I should clarify that I don't see it as a normal reaction, ever, to act aggressively or disrespectfully toward someone; I just do think it's normal that sometimes there are things that can turn us on, and maybe some of us are pretty adept at hiding it, but an aroused man in swimming trunks may stand out, even if he has no interest in actually pursuing the person whose near-naked body stimulated his state of arousal.

 

 

 

post #120 of 140
Quote:
Originally Posted by MusicianDad View Post

One thing we need to remember about invisible audience... Just because it's a teen who feels like she/he is being watched by someone and it's creeping them out, doesn't mean that it's all in his/her head. There are plenty of people out there who think it's perfectly ok to ogle a teen, and the teen (usually female) has a right to say "some weird guy is staring/taking pictures/acting weird to me, how can I make it stop?" And be heard, and believed. No matter what she/he is wearing or how they are acting.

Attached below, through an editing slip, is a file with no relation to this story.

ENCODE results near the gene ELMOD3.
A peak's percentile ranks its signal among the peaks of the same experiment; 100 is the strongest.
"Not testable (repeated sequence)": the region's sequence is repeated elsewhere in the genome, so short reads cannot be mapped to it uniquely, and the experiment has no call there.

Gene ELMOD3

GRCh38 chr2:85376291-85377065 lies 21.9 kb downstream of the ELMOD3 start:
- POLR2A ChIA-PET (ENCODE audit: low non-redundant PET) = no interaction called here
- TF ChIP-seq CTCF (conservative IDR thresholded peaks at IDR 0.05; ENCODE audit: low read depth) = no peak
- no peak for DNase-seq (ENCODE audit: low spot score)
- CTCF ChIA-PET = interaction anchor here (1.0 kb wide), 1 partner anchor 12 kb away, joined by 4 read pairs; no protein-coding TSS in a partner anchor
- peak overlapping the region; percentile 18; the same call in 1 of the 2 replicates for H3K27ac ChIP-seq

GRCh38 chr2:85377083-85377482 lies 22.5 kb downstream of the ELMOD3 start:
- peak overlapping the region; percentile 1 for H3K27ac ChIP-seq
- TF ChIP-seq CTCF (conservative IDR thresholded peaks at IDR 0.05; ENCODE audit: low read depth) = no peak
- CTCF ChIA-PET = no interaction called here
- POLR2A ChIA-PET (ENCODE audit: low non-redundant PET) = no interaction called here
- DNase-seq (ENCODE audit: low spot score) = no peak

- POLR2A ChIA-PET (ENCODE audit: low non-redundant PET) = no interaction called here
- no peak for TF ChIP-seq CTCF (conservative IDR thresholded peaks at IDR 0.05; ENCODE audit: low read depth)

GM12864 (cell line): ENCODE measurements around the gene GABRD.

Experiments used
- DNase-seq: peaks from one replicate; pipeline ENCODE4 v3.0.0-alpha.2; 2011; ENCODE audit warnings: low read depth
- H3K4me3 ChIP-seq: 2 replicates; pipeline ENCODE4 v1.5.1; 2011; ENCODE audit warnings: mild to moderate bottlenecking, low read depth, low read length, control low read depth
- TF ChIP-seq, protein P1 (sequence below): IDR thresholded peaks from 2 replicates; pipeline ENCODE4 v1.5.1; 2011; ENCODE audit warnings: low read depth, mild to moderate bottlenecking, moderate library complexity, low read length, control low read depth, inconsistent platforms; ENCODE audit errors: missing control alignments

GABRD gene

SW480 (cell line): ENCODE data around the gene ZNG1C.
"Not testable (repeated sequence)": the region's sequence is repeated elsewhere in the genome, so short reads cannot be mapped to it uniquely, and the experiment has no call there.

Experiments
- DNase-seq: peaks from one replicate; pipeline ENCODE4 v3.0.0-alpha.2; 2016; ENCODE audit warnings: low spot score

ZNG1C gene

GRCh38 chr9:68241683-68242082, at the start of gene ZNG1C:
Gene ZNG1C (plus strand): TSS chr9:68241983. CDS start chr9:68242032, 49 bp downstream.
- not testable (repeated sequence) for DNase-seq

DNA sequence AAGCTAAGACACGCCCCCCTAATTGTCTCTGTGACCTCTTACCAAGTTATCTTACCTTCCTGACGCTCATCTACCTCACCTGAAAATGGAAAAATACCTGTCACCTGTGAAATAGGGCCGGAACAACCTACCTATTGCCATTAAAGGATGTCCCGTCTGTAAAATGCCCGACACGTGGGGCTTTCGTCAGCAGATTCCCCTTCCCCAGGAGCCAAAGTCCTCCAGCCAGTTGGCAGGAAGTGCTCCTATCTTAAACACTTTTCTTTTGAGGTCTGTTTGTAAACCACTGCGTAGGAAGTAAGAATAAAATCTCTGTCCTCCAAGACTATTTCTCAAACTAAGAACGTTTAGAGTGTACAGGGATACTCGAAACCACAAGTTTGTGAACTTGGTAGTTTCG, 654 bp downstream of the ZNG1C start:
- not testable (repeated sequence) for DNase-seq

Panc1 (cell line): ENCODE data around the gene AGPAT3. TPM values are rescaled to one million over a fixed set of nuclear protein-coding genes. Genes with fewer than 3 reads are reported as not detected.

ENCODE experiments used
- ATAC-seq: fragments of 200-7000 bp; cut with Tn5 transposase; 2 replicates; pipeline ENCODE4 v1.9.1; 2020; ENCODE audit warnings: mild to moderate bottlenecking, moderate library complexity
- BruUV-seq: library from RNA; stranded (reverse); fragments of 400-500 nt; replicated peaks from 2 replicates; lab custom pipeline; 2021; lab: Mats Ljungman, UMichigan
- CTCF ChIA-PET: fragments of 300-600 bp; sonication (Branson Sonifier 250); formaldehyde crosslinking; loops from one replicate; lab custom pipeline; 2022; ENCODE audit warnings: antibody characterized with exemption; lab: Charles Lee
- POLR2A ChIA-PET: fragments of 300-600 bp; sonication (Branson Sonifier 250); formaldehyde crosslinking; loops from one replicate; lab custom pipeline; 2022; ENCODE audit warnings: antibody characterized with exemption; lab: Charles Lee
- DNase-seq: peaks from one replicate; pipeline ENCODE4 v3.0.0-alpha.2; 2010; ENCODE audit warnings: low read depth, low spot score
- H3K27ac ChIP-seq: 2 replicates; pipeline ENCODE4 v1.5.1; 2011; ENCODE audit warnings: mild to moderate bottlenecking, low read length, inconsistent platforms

I completely agree with you (for once ;)) MusicianDad.  It is truly unfortunate that this guy was pulled into this scenario if he wasn't doing anything inappropriate, and it sounds like he wasn't, but I think we also need to keep in mind that this sort of thing happens frequently enough that our daughters need to know that they can and should be heard if they're feeling creeped out.